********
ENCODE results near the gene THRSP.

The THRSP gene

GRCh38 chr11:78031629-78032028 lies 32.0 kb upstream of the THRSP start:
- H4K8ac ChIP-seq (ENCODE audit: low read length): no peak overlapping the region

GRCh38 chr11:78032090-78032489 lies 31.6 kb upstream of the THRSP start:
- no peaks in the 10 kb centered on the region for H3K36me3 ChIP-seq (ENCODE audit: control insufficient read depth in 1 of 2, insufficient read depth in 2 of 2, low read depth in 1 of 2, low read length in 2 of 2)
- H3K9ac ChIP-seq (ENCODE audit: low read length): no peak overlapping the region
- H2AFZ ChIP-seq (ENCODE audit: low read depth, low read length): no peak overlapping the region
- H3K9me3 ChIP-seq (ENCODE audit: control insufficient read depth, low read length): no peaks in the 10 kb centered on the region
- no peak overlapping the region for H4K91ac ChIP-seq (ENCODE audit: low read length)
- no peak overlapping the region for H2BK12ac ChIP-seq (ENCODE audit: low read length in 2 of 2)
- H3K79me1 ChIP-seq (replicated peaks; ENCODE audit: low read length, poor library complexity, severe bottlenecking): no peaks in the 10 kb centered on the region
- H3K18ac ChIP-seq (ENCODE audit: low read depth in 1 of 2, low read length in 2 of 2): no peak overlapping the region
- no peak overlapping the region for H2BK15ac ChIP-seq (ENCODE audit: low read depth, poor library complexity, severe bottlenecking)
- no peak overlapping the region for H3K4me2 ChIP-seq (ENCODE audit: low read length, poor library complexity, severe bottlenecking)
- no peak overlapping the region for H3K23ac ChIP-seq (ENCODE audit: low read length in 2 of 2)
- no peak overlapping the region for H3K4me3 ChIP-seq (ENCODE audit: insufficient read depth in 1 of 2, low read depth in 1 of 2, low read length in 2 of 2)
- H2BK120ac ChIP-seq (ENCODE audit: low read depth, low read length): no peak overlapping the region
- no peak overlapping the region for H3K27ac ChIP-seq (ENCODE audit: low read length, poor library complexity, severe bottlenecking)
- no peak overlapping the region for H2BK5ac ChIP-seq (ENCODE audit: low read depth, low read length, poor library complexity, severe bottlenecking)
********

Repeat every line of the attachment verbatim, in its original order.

ENCODE results near the gene THRSP.

The THRSP gene

GRCh38 chr11:78031629-78032028 lies 32.0 kb upstream of the THRSP start:
- H4K8ac ChIP-seq (ENCODE audit: low read length): no peak overlapping the region

GRCh38 chr11:78032090-78032489 lies 31.6 kb upstream of the THRSP start:
- no peaks in the 10 kb centered on the region for H3K36me3 ChIP-seq (ENCODE audit: control insufficient read depth in 1 of 2, insufficient read depth in 2 of 2, low read depth in 1 of 2, low read length in 2 of 2)
- H3K9ac ChIP-seq (ENCODE audit: low read length): no peak overlapping the region
- H2AFZ ChIP-seq (ENCODE audit: low read depth, low read length): no peak overlapping the region
- H3K9me3 ChIP-seq (ENCODE audit: control insufficient read depth, low read length): no peaks in the 10 kb centered on the region
- no peak overlapping the region for H4K91ac ChIP-seq (ENCODE audit: low read length)
- no peak overlapping the region for H2BK12ac ChIP-seq (ENCODE audit: low read length in 2 of 2)
- H3K79me1 ChIP-seq (replicated peaks; ENCODE audit: low read length, poor library complexity, severe bottlenecking): no peaks in the 10 kb centered on the region
- H3K18ac ChIP-seq (ENCODE audit: low read depth in 1 of 2, low read length in 2 of 2): no peak overlapping the region
- no peak overlapping the region for H2BK15ac ChIP-seq (ENCODE audit: low read depth, poor library complexity, severe bottlenecking)
- no peak overlapping the region for H3K4me2 ChIP-seq (ENCODE audit: low read length, poor library complexity, severe bottlenecking)
- no peak overlapping the region for H3K23ac ChIP-seq (ENCODE audit: low read length in 2 of 2)
- no peak overlapping the region for H3K4me3 ChIP-seq (ENCODE audit: insufficient read depth in 1 of 2, low read depth in 1 of 2, low read length in 2 of 2)
- H2BK120ac ChIP-seq (ENCODE audit: low read depth, low read length): no peak overlapping the region
- no peak overlapping the region for H3K27ac ChIP-seq (ENCODE audit: low read length, poor library complexity, severe bottlenecking)
- no peak overlapping the region for H2BK5ac ChIP-seq (ENCODE audit: low read depth, low read length, poor library complexity, severe bottlenecking)